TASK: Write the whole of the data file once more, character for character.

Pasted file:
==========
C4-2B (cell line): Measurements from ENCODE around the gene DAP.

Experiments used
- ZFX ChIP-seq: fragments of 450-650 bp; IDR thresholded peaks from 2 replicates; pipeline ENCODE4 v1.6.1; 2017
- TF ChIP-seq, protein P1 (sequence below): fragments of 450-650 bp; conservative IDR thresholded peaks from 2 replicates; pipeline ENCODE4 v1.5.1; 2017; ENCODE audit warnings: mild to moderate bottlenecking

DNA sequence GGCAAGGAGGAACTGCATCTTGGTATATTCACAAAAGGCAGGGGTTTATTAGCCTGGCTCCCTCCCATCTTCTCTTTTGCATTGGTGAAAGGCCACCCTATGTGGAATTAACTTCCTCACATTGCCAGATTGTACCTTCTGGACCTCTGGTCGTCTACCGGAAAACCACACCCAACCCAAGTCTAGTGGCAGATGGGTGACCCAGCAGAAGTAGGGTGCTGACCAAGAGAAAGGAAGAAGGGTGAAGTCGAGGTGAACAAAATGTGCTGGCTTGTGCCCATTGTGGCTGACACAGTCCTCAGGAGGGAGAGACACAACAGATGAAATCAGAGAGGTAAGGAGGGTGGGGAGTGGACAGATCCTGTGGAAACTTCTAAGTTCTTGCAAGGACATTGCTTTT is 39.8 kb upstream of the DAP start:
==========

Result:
C4-2B (cell line): Measurements from ENCODE around the gene DAP.

Experiments used
- ZFX ChIP-seq: fragments of 450-650 bp; IDR thresholded peaks from 2 replicates; pipeline ENCODE4 v1.6.1; 2017
- TF ChIP-seq, protein P1 (sequence below): fragments of 450-650 bp; conservative IDR thresholded peaks from 2 replicates; pipeline ENCODE4 v1.5.1; 2017; ENCODE audit warnings: mild to moderate bottlenecking

DNA sequence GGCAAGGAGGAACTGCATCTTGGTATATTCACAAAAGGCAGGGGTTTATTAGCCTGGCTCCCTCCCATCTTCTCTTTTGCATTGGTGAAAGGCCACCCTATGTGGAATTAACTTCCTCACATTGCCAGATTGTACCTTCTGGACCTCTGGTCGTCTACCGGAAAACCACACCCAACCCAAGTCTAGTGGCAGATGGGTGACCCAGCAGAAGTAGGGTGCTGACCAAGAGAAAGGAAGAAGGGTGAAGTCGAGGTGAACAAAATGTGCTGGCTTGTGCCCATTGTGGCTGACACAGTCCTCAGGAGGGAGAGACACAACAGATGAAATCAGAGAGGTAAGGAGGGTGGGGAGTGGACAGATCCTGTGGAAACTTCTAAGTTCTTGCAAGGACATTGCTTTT is 39.8 kb upstream of the DAP start: